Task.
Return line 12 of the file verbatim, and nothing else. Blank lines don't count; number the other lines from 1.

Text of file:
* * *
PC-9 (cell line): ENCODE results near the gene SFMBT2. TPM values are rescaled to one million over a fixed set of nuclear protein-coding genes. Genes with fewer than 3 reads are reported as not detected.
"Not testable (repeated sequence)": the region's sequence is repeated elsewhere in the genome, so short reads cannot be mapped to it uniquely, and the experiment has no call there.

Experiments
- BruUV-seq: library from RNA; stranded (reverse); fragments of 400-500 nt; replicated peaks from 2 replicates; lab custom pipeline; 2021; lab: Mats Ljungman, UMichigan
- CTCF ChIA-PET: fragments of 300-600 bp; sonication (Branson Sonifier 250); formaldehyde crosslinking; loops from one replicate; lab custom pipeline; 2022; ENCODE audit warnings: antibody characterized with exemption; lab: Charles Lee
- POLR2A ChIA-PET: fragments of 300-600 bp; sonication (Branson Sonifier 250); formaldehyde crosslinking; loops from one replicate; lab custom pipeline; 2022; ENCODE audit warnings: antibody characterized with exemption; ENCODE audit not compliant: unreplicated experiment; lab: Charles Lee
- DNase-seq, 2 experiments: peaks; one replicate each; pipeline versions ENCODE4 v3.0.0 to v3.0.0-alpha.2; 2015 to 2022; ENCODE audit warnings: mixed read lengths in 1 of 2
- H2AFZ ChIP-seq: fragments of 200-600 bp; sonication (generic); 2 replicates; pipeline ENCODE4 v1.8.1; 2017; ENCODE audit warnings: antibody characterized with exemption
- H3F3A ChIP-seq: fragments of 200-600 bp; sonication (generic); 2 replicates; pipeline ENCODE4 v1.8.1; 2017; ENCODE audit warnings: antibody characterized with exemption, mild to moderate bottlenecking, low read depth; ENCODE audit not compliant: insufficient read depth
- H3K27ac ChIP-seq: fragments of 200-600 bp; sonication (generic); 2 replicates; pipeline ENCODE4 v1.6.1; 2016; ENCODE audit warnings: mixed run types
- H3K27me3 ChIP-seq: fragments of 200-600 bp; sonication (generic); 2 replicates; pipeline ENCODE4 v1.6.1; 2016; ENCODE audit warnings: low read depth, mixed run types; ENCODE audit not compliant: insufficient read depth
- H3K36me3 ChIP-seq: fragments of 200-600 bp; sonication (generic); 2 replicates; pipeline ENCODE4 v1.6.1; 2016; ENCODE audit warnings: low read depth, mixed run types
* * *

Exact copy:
- H3K36me3 ChIP-seq: fragments of 200-600 bp; sonication (generic); 2 replicates; pipeline ENCODE4 v1.6.1; 2016; ENCODE audit warnings: low read depth, mixed run types